TRALAC - Trade Law Centre

Civil Society Communiqué - Outcomes of the AGOA forum

Tuesday, 14 June 2011

Source: Development through Trade (Zambia)

Since the passage of the African Growth and Opportunity Act (AGOA) in 2000, civil society organizations have strived to work closely with government and the private sector as partners to achieve the modest growth in trade volume, and closer trade ties between the United States and the eligible sub Saharan African nations. We have seen trade volume increase from $23.4 billion in 2001 to $64.3 billion in 2010, and hereby pledge our re-commitment to fostering increased US-Africa trade under AGOA, through trade policy reforms that will provide African producers the necessary competitive edge to be successful in accessing US markets.

We recognize that the trade volumes are mainly composed of petroleum products. There is need for diversification in the make-up of exports under AGOA beyond crude oil exports, to include value-added products produced by Small and Medium African producers across all sectors, particularly, in rural communities; using AGOA as platform for reducing poverty and mitigating the rural to urban migration of unskilled workers in Africa.

We acknowledge the fact that the sustainability of the positive gains in increased trade volume and closer economic ties between the United States and the eligible sub Saharan African (SSA) countries under AGOA in the last decade requires robust and receptivity to such participation from government. We believe this can be achieved, through dialogue, strengthened collaborations between the public and private sectors on policy, facilitate the extension of the third country fabric provision of AGOA, and the expiration of AGOA beyond its present deadlines.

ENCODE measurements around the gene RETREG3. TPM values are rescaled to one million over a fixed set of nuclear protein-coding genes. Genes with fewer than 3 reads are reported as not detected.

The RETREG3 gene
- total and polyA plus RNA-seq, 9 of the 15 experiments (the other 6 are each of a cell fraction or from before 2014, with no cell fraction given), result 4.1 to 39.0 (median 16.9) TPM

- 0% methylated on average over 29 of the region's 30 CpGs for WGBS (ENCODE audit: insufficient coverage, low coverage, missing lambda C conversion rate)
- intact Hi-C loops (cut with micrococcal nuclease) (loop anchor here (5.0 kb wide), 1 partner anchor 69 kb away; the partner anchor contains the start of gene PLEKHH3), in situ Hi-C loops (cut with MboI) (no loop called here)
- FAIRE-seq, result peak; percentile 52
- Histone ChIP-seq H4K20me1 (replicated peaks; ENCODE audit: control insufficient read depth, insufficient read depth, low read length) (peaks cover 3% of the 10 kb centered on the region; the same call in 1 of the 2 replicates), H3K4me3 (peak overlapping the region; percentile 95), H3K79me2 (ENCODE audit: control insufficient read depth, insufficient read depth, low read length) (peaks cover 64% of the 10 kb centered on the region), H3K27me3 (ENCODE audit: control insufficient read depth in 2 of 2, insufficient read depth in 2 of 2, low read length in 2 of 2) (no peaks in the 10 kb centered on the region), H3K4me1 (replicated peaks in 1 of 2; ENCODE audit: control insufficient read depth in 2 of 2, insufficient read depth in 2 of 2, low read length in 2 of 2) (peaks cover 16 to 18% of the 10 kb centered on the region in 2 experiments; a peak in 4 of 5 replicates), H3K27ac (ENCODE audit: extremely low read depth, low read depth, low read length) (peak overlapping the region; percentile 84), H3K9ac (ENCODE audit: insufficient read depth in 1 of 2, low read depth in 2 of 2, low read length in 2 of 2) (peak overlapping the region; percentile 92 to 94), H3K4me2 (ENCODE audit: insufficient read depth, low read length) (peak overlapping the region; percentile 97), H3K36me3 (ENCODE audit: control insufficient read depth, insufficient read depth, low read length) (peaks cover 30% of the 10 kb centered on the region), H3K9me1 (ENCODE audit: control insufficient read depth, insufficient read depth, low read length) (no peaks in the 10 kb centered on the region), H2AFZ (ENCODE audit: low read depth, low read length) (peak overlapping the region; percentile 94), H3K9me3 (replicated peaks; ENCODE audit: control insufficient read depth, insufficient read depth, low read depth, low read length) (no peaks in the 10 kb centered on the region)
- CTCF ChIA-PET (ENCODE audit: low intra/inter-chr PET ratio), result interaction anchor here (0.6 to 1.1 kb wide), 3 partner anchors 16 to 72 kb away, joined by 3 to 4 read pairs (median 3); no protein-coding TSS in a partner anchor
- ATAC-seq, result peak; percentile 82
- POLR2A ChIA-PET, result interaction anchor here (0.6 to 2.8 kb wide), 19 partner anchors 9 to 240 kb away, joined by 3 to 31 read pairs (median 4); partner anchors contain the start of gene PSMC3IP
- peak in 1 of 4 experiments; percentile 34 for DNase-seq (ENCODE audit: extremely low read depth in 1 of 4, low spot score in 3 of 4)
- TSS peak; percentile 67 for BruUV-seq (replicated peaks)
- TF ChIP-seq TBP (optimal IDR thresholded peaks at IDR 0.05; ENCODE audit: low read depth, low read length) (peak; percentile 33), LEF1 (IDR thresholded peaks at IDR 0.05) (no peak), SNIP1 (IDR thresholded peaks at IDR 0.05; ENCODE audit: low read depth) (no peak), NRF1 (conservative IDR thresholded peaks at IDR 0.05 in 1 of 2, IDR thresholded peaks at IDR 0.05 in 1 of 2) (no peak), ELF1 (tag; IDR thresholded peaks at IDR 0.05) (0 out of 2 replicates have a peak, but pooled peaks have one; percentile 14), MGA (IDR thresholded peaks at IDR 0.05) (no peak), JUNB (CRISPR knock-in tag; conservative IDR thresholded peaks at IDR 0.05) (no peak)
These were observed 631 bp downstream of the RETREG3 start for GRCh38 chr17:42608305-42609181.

We, the Civil Society Organizations (CSO) gathered here, in Lusaka, for the 2011 AGOA Civil Society CSO Forum are gravely concerned about the termination of the multi fibre provision in 2012, and the expiration of AGOA in 2015. We see these two upcoming deadlines as major challenges to the sustainability of the trade gains made since the passage of AGOA in 2000, and a threat to the improved trade linkages that currently exists between the US and sub-Saharan Africa .

We applaud the US Administration’s recent commitment to working with the US Congress on extending the third country fabric provision to 2015. We call upon the US government to extend both the AGOA deadline, and the third country fabric provision to 2025.

We welcome the recent, midterm review of AGOA, conducted by the African Union and the UNECA, and look forward to their findings and recommendations. And we would like to see Civil Society Organisations to be part of future midterm reviews.

We call upon the US Government to foster greater co-operation with, and provide enhanced technical assistance to eligible Sub Sahara African countries. This supplemental support would enable eligible AGOA countries to conform to market requirements and other technical standards, such as, Pest Risk Assessment (PRA), Minimum Residue (MR) Requirements, Sanitary and Phyto Sanitary (SPS) regulations.

The 10th AGOA forum has brought together Civil Society private sector and young professionals and entrepreneurs. The young entrepreneurs are important in the sustainability of Sub-Sahara Africa’s development process. We therefore commend the Zambian and US governments for facilitating such a process.

RECOMMENDATIONS:

We hereby recommend the following actions: